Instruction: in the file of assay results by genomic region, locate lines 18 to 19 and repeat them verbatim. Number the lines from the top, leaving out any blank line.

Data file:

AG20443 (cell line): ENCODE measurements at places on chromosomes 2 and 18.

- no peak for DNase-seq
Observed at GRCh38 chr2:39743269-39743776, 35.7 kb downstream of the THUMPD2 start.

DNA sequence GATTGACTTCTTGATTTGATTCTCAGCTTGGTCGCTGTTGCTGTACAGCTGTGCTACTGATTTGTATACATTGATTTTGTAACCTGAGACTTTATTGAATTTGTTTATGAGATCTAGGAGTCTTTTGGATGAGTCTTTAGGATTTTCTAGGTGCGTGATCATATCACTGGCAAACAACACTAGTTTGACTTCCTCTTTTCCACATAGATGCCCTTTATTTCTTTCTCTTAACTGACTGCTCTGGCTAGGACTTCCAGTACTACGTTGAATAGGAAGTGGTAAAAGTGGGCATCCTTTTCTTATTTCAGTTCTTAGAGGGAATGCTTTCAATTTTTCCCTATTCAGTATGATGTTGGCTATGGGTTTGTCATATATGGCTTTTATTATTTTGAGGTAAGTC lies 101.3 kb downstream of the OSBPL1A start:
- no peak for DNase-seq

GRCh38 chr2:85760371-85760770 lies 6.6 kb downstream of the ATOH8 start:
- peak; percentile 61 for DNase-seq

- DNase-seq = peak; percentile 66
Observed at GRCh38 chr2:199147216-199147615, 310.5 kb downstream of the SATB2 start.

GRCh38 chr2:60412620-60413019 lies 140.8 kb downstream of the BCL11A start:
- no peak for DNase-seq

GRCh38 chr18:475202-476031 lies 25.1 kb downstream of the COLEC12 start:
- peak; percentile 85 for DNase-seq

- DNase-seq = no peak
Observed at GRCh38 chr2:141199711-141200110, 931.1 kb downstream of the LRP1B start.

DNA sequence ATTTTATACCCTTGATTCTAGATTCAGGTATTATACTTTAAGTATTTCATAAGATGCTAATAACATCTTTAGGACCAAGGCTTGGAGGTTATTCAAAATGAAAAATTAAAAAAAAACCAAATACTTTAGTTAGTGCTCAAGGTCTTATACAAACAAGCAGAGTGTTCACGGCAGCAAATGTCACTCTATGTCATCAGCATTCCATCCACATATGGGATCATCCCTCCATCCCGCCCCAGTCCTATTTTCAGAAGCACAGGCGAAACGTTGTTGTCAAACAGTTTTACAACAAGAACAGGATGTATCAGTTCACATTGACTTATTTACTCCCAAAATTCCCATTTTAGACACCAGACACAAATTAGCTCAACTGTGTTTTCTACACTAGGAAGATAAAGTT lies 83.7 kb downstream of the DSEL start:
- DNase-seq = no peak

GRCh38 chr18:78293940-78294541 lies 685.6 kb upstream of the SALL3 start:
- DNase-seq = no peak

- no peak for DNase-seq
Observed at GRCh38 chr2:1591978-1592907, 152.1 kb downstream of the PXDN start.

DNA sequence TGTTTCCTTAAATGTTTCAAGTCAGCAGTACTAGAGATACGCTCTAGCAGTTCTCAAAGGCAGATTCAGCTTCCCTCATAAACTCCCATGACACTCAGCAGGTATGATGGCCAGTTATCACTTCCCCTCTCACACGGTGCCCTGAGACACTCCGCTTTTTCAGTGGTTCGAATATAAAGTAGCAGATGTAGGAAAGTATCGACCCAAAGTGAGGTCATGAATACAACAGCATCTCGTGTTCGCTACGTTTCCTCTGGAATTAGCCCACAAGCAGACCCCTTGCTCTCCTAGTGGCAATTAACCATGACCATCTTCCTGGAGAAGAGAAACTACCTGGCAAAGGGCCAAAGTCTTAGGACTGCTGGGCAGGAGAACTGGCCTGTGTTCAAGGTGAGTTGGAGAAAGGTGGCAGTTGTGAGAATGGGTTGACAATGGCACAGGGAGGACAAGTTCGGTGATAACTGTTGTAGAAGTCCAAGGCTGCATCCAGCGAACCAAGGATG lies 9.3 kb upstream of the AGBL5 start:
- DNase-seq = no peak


GRCh38 chr18:78293940-78294541 lies 685.6 kb upstream of the SALL3 start:
- DNase-seq = no peak